The inventive, water-dilutable vehicles are very suitable for producing aqueous coating materials. For this purpose, they are used with cross linking agents, as described above.
The invention, accordingly, also relates to aqueous coating agents, which contain the inventive vehicles that are diluted with water after neutralization, as well as cross linking agents. Moreover, the aqueous coating materials can contain pigments, fillers, organic solvents, as well as other conventional lacquer additives. They may have a solids content of 20 to 50% by weight.
Conventional inorganic or organic pigments or fillers are suitable as pigments and fillers. In general, pigments and/or fillers are used in such amounts, that the ratio of pigment to the inventive vehicle is 0 to 1.2:1, based on the weight.
The total content of pigments, fillers and/or other lacquer additives in the aqueous coating material preferably is up to 25% by weight, based on the weight of the whole aqueous dispersion.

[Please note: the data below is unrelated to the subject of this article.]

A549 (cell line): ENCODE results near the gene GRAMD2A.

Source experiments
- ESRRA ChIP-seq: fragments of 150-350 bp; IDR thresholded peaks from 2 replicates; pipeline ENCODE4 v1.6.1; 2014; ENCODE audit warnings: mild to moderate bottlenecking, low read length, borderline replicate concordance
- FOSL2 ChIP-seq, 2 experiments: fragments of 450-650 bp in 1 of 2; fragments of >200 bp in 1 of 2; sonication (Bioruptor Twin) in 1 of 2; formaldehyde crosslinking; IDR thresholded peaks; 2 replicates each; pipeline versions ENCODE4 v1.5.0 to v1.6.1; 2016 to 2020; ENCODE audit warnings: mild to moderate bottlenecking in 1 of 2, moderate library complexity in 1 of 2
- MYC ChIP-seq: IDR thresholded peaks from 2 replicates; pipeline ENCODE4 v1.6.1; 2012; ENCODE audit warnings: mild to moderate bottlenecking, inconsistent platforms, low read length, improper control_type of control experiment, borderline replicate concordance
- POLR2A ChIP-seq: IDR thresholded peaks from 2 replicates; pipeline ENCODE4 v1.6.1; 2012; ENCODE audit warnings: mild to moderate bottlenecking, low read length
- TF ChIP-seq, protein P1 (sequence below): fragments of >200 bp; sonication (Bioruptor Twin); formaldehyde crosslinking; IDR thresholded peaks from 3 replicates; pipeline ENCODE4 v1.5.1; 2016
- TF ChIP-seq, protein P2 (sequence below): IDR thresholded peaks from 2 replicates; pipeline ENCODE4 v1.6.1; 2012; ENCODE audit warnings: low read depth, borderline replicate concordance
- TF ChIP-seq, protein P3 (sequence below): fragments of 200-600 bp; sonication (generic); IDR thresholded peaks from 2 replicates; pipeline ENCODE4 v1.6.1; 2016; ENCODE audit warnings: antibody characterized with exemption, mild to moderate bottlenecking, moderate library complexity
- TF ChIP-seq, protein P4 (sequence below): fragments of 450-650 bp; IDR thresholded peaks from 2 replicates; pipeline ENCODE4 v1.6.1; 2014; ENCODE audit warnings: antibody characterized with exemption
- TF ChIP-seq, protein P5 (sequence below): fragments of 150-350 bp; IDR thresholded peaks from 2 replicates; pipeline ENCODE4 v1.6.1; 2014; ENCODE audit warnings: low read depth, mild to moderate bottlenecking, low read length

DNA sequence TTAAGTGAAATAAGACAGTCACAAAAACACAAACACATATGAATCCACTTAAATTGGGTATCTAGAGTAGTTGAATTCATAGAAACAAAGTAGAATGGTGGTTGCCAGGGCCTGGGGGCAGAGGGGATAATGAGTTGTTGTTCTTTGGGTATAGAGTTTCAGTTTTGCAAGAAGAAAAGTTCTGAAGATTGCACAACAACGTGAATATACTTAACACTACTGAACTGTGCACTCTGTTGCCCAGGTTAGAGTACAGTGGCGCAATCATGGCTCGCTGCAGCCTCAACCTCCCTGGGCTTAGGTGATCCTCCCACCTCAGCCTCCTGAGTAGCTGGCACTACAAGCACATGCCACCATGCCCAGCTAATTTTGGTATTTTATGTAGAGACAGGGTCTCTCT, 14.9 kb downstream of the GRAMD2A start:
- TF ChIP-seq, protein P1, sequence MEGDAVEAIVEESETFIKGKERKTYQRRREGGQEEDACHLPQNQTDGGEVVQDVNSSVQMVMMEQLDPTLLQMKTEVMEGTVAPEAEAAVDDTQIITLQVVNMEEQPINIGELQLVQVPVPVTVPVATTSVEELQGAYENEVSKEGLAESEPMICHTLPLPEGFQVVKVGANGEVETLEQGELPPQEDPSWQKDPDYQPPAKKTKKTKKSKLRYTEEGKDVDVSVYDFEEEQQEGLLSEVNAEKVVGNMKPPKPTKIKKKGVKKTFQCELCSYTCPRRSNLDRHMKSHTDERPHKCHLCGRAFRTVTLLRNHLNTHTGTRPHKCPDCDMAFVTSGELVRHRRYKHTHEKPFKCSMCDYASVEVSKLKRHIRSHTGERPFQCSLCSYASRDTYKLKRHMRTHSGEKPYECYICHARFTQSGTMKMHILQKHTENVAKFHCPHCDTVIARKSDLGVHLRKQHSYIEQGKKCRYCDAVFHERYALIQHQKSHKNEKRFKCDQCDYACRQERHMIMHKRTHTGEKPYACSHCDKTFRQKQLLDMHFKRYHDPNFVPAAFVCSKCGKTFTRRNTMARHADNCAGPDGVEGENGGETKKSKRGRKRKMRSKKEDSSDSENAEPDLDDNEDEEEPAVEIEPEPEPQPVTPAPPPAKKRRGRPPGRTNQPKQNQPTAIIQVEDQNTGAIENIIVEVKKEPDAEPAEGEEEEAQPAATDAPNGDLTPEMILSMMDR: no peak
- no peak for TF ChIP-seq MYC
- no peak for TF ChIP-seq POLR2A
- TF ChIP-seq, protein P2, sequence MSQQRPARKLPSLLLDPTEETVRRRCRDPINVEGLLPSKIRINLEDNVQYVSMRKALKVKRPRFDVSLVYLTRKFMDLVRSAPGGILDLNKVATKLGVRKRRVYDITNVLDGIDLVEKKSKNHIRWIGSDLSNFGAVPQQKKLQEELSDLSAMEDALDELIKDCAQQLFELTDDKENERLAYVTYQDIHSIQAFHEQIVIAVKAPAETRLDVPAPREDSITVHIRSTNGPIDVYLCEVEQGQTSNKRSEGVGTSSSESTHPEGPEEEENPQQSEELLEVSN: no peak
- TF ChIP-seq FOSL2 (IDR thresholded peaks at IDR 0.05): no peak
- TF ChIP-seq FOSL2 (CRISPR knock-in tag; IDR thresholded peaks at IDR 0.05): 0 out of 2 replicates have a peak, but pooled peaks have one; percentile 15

As organic solvents, conventional lacquer solvents are added, for example, those given for the preparation of the vehicle. The solvent content of the inventive, aqueous coating material can amount, for example, up to 15% by weight.
Those skilled in the art are familiar with conventional lacquer additives, which may be, for example, cross linking catalysts, corrosion inhibitors, levelling agents, defoamers or thickening agents.
The aqueous coating materials, which are prepared using the inventive vehicles, can be applied in the usual manner on various substrates, particularly on metal substrates such as steel, tinned sheet metal and aluminum. The materials can be applied by dipping, spraying or electrophoretic coating. Coatings, which are prepared using the inventive vehicles, can be processed in thin layers, for example, by drying at elevated temperatures of 120 mechanically and chemically resistant coatings.
The inventive coating vehicles are particularly suitable for the preparation of coating materials for lacquering cans. The property advantages with respect to adhesion and resistance to chemical attack are particularly favorable in the case of tinned steel. The inventive materials are therefore particularly suitable for lacquering cans of tinned sheet metal. Preferably, the coating materials are prepared as clear lacquers without the addition of pigments and/or fillers.